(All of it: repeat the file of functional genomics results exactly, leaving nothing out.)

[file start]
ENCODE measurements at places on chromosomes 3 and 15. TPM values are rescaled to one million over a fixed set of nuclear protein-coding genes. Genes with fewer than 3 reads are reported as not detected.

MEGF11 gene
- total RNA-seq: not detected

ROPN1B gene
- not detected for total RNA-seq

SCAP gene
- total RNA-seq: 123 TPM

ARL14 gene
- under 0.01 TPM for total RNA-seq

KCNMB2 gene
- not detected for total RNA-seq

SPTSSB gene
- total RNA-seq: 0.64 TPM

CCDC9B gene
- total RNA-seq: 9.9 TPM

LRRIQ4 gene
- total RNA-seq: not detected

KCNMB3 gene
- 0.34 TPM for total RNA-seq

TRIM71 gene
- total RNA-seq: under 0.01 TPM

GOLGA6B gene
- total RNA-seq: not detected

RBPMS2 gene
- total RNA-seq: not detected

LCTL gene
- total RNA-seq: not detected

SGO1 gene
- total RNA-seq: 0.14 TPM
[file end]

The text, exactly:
ENCODE measurements at places on chromosomes 3 and 15. TPM values are rescaled to one million over a fixed set of nuclear protein-coding genes. Genes with fewer than 3 reads are reported as not detected.

MEGF11 gene
- total RNA-seq: not detected

ROPN1B gene
- not detected for total RNA-seq

SCAP gene
- total RNA-seq: 123 TPM

ARL14 gene
- under 0.01 TPM for total RNA-seq

KCNMB2 gene
- not detected for total RNA-seq

SPTSSB gene
- total RNA-seq: 0.64 TPM

CCDC9B gene
- total RNA-seq: 9.9 TPM

LRRIQ4 gene
- total RNA-seq: not detected

KCNMB3 gene
- 0.34 TPM for total RNA-seq

TRIM71 gene
- total RNA-seq: under 0.01 TPM

GOLGA6B gene
- total RNA-seq: not detected

RBPMS2 gene
- total RNA-seq: not detected

LCTL gene
- total RNA-seq: not detected

SGO1 gene
- total RNA-seq: 0.14 TPM